So we tried scrapping it off after the stripper had been applied and it effectively worked the same, without paint jiblets* flying everywhere. (*My 7th grade math teacher used to call the tiny pieces of paper that were torn when you removed a piece of paper from a spiral notebook jiblets. Not a real word, but a word I use all the time nevertheless.)
Sometimes the mental break from physical scrapping was a good reason to use the power washer. And then sometimes we didn’t want to get wet, so we used the putty knives instead! We really did not find that one was an overall winner in the scraping game. It was painfully slow and time-intensive either way.
But we (really just Brandon, though) kept at it and used small pockets of time to get all of the old peeling paint removed from the tops and sides of the stairs and the retaining wall that borders our carport and 1/3 of our patio nearby.
A true laborer of love. Not love of scrapping paint but love for me! 🥰
Clean and Seal
By the time we were satisfied everything had been scraped, some areas had started mildewing again.🤣 So we did one last cleaning with the power washer and let it dry for a day.
Then I was able to start at the top with the landing and coat all of the tops of the stairs with a clear sealer that also adds anti-slip traction.
It goes on just like paint! It’s a little milky at first so you can see where you’ve been. But it dries totally clear and without a sheen. I definitely recommend 2 coats, especially on a masonry surface like bricks, to ensure adequate coverage.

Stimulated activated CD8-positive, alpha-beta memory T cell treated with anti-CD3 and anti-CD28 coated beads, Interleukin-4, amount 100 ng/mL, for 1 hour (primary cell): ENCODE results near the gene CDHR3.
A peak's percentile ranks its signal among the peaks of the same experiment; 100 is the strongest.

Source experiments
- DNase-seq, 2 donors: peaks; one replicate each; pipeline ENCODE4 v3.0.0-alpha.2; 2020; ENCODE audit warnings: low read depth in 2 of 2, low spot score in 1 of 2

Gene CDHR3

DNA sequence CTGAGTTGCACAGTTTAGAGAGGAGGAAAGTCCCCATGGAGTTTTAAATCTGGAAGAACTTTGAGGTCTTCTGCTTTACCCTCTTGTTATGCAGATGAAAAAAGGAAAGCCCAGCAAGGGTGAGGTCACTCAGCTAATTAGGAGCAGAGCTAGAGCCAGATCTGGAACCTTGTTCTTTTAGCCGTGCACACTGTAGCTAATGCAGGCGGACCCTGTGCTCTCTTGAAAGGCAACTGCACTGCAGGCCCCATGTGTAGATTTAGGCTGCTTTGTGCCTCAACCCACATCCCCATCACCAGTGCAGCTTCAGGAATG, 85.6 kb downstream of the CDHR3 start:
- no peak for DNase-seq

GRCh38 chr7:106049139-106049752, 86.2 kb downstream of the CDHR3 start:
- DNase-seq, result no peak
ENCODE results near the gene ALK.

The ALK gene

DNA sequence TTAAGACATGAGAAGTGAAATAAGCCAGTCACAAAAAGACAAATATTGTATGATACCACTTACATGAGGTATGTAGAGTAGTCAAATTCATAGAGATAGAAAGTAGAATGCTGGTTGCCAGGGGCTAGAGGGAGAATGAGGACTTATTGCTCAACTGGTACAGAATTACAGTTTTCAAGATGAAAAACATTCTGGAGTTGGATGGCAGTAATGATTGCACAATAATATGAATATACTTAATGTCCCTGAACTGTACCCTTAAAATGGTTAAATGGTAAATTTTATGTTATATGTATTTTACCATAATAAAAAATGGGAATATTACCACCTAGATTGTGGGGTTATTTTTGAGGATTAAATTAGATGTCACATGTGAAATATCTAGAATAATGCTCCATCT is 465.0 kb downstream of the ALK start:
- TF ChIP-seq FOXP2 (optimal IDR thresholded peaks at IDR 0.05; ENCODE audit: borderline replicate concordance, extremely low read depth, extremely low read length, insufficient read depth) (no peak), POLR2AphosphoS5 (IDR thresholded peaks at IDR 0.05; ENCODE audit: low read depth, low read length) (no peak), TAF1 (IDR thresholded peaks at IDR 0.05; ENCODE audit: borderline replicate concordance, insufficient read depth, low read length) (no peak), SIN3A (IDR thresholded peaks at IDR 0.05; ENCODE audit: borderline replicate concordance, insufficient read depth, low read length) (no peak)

A sealer like this offers 2 benefits. One, it seals the pores of the bricks, so water isn’t going to seep into them and cause mold or mildew as fast. It will stay on the top and evaporate into the atmosphere. (Science!🤯☁️) And that also makes it easier to clean them with a quick sweep or leaf blower action.
The second benefit is obviously the anti-slip traction it provides. I honestly don’t know how it works because it’s practically invisible, at least on these bricks.
We’ve also used this same stuff on outdoor wood steps for this Today’s Homeowner project. And I don’t recall there being a difference, once it was dry, between the steps and the un-sealed deck boards.
It doesn’t create a lot of texture that’s visible to the naked eye which I appreciate. Just because your steps are safe, doesn’t mean you want all of your guests to be able to see their ‘safe-ness’.
It can be our little secret, mmmkay?!
Of course now we need to clean and paint the handrails back here so they don’t take away from our paint-free steps. But that’s a project for another month.😴
Do you have peeling paint around your house? It’s so much easier to take care of it and treat it before it becomes a bigger problem!🚫(Each paint brand has a peeling primer similar to this one*.) But if it’s already too far gone, like our house, I hope this gives you an idea of what to do with it!
Thanks for Checking In! ~Chelsea
*This post contains affiliate links. I will earn a small commission without increasing the price for you!*
This is very interesting. Will the same process work on a patio slab which I don’t think had sealer put on it before it was painted with paint that had sand in it? Thank you in adviance.
Chelsea Lipford Wolf says
Hmm, it’s possible. Is it flaking at all? With it being unsealed beforehand I would say no. But then the sanded paint makes me think it would sit on the surface more and would be able to be stripped off. Not sure that helps, but a trial in an inconspicuous area may be in order! ~Chelsea